Bridge History from YCE Perspective

There is no way to reach our Yacht Club Estates neighborhood, except by boat, without traveling the Treasure Island Bridge and/or the associated Causeway. Let's take a moment to learn about this bridge and review it's history.

ti bridge 1939The Treasure Island Causeway connects St. Petersburg with Treasure Island.  It carries Pinellas County CR 150, also known as Central Avenue in St Petersburg, and 107th Avenue in Treasure Island.  The Treasure Island Bridge is actually a network of three bridges, two fixed and one draw bridge, the center bridge. The original Causeway was constructed with post-war WPA funds.  Causeway and bridge completion in 1939 spurred development of the Gulf Beaches. The photo shows the bridge at this time.

The Treasure Island Causeway was owned and maintained by the City of Treasure Island.   How could this happen since the city limits dividing St. Petersburg and Treasure Island run right through the middle of the drawbridge?  According to history, in exchange for Treasure Island owning and operating the causeway structures within the St. Petersburg city limits, St. Petersburg obtained ownership to the St. Petersburg Municipal Beach on the Gulf of Mexico within the Treasure Island city limits, which exists today.

ti bridge pre-yceThe next photo shows a view of TI Causeway and Bridge before Causeway Isles or Yacht Club Estates existed.  Note the Islands on the western end of the bridge.  These were used for fill to create Paradise Island and perhaps also for our neighborhood..

City of Treasure Island identified an interesting income opportunity in this ownership agreement with St. Petersburg.  In 1955, an Agreement was reached with the original Causeway Isles Developer and the City of Treasure Island, that each lot owner of Causeway Isles would be required to pay an annual Road Tax of $10.00 to the City of Treasure Island. This tax was for the use of the Eastern Portion of the Treasure Island Causeway. Frank Strumm, initial developer of Yacht Club Estates, originally refused to include this Road Tax in the YCE deed restrictions.  He made an unsuccessful attempt to persuade the City of St. Petersburg to build a special bridge to Yacht Club Estates.  Eventually, he was forced to give in and YCE homeowners were also required to pay this fee until the original bridge was replaced in 2007. Funding came from the Federal Government thanks to the assistance of Congressman C.W. “Bill” Young.   The funding came with the stipulation that toll collection would be ended.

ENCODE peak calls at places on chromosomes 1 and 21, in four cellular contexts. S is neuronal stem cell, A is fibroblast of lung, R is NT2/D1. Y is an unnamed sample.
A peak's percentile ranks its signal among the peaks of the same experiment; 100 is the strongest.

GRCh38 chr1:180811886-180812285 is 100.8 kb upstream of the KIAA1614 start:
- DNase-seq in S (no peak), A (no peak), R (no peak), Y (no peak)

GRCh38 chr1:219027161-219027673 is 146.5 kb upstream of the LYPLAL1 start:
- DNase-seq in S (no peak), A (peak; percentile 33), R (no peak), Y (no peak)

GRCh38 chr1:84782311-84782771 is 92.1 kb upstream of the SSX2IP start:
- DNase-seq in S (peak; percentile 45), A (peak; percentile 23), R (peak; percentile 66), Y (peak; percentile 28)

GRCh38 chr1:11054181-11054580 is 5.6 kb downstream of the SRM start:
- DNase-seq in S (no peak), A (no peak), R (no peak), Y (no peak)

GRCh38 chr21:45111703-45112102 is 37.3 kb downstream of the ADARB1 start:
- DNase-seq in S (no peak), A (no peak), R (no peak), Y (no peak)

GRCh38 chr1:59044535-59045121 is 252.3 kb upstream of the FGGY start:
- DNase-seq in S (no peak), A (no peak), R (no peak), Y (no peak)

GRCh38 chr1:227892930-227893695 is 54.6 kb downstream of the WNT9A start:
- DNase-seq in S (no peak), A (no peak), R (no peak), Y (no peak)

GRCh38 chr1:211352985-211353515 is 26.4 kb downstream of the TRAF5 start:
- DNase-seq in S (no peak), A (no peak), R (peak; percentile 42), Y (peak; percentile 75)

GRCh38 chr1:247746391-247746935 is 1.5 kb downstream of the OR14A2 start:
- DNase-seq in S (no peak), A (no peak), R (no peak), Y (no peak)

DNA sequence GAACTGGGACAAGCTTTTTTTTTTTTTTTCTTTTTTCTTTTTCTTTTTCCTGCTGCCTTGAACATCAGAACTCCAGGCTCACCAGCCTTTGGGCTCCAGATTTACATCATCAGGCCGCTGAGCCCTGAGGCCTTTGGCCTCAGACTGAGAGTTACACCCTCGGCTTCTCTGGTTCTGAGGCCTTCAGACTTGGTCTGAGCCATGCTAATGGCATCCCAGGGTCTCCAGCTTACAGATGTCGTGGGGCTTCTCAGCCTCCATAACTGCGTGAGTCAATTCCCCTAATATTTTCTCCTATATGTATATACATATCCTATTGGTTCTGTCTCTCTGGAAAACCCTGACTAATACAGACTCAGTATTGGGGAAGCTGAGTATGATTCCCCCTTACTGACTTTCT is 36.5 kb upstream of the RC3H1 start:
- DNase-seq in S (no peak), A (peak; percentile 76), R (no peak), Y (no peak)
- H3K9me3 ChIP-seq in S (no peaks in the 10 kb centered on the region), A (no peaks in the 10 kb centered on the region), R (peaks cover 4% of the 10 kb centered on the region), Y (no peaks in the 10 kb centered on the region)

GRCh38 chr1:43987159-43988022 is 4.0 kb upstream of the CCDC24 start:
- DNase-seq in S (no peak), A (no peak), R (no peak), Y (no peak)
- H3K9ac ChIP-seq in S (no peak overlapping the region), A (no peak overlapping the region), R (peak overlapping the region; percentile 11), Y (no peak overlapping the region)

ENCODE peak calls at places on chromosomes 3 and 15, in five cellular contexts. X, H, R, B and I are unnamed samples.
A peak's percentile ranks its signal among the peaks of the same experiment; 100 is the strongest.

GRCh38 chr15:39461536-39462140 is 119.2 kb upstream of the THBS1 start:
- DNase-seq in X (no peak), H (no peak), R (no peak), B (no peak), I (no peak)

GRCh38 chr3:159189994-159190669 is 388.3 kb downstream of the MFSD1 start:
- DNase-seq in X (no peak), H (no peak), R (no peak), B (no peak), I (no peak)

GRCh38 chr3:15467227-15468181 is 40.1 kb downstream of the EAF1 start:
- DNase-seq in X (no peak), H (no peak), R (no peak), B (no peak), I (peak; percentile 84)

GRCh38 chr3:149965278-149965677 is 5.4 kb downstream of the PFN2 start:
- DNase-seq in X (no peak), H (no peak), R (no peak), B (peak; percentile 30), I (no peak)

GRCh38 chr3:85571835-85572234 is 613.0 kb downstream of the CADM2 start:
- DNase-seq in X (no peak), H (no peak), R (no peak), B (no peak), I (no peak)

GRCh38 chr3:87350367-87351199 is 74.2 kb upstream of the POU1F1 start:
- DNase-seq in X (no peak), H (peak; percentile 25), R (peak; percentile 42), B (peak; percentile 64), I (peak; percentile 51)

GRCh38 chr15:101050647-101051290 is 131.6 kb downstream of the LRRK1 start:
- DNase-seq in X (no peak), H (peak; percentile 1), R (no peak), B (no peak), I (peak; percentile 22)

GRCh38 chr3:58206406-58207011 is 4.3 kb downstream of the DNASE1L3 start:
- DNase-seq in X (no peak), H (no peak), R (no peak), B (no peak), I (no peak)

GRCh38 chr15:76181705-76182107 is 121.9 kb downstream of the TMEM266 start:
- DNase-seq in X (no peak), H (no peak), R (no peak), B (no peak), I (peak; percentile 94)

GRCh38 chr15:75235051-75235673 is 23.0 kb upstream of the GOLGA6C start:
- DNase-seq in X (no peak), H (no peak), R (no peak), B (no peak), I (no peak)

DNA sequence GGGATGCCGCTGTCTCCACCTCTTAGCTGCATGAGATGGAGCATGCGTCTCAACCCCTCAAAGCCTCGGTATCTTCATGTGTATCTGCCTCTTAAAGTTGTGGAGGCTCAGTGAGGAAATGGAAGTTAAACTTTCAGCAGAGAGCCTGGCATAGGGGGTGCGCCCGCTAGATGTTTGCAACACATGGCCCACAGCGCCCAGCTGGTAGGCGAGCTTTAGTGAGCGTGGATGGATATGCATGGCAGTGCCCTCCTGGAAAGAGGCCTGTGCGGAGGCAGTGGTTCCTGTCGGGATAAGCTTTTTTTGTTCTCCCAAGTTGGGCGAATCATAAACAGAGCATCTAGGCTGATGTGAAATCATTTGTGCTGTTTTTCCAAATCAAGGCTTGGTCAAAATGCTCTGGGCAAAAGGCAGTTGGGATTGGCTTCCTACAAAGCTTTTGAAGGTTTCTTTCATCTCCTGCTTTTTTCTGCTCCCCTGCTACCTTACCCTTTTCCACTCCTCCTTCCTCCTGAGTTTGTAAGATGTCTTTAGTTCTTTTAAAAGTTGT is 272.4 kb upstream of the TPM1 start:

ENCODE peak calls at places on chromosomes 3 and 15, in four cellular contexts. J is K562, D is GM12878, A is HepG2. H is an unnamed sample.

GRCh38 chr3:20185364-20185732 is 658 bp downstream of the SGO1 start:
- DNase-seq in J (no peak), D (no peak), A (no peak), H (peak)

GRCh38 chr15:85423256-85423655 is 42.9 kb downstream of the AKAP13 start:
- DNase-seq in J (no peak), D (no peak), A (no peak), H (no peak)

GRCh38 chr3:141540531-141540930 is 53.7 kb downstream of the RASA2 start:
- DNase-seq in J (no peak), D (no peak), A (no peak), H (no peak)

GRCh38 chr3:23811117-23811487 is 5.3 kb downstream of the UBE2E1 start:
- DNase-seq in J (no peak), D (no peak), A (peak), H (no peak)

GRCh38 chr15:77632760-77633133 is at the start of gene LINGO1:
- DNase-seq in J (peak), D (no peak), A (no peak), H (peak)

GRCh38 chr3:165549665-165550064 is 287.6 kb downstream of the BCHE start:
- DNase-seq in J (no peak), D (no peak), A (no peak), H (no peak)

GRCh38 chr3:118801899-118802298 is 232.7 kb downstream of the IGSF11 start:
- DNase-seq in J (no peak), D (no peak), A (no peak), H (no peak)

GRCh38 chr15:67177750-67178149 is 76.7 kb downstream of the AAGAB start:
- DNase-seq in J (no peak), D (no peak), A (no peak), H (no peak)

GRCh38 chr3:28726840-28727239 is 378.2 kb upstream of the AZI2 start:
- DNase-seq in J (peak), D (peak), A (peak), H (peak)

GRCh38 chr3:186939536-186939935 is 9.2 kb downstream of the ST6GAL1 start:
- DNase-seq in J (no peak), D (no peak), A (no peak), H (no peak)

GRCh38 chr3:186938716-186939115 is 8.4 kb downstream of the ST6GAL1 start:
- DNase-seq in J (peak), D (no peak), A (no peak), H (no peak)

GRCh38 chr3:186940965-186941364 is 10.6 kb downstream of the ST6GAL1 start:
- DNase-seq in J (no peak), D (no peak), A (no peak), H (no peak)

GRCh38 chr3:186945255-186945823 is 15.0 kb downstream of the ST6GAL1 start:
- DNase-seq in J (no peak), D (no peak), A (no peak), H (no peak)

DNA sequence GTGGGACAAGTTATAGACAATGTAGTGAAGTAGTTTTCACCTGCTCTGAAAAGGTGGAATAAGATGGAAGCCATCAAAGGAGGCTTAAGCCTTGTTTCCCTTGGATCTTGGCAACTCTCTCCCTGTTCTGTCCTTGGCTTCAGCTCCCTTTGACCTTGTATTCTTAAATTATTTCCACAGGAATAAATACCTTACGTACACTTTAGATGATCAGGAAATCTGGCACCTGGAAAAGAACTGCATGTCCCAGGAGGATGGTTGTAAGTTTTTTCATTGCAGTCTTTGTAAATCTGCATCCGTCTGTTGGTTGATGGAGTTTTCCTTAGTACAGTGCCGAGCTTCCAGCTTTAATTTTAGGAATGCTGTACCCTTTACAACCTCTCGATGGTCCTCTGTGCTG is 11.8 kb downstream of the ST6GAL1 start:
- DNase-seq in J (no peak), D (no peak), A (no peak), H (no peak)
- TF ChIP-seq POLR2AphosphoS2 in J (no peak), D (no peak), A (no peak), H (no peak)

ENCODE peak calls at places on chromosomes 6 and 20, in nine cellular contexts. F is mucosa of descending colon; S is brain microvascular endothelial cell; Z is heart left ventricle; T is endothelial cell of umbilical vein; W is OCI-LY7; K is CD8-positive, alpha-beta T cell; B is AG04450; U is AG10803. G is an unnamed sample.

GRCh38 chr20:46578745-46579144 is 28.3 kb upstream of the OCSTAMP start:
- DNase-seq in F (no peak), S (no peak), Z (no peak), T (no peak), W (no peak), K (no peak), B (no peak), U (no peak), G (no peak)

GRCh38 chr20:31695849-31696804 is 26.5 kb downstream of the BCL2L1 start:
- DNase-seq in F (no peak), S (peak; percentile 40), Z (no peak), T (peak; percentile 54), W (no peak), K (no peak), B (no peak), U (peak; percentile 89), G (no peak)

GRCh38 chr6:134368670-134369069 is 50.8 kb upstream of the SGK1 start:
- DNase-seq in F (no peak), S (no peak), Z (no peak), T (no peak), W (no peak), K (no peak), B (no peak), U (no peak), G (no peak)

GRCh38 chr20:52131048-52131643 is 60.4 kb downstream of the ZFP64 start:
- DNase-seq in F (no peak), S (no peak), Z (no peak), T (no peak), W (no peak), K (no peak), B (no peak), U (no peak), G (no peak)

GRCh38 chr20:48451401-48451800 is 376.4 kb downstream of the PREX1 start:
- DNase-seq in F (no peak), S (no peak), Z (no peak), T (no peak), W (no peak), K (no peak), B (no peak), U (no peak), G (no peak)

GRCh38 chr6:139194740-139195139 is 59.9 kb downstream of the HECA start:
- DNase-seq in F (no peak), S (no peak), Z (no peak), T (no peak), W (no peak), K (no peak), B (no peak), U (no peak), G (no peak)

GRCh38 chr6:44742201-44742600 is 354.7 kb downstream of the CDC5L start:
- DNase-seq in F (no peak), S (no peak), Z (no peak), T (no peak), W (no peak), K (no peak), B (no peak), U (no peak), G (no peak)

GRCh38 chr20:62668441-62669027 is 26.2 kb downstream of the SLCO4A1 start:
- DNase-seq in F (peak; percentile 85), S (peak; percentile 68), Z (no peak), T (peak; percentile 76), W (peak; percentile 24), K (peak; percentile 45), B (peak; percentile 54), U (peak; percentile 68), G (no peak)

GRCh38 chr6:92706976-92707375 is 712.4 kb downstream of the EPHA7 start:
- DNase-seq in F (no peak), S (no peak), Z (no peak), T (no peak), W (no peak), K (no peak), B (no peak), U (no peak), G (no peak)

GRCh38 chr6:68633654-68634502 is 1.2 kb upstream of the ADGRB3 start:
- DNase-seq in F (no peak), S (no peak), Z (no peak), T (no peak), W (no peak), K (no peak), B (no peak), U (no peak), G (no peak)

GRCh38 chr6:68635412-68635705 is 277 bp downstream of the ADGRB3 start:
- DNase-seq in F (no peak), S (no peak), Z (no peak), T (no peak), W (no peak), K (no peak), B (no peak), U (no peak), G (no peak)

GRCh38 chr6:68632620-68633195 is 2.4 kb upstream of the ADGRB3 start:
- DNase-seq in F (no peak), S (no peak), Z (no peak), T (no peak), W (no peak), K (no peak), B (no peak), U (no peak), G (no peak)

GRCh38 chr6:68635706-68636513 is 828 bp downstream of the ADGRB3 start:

Here is one last item for history buffs, how did people get to Treasure Island and St. Petersburg Beach before the Treasure Island and Corey Causeway Bridges were completed in the 1930's?? Those of your who read nautical charts (or happened to view our Link on Directions to YCE by by Boat) may have noticed the reference to bridge ruins running along the southern nautical border of YCE.

Learn about the historic McAdoo Bridge!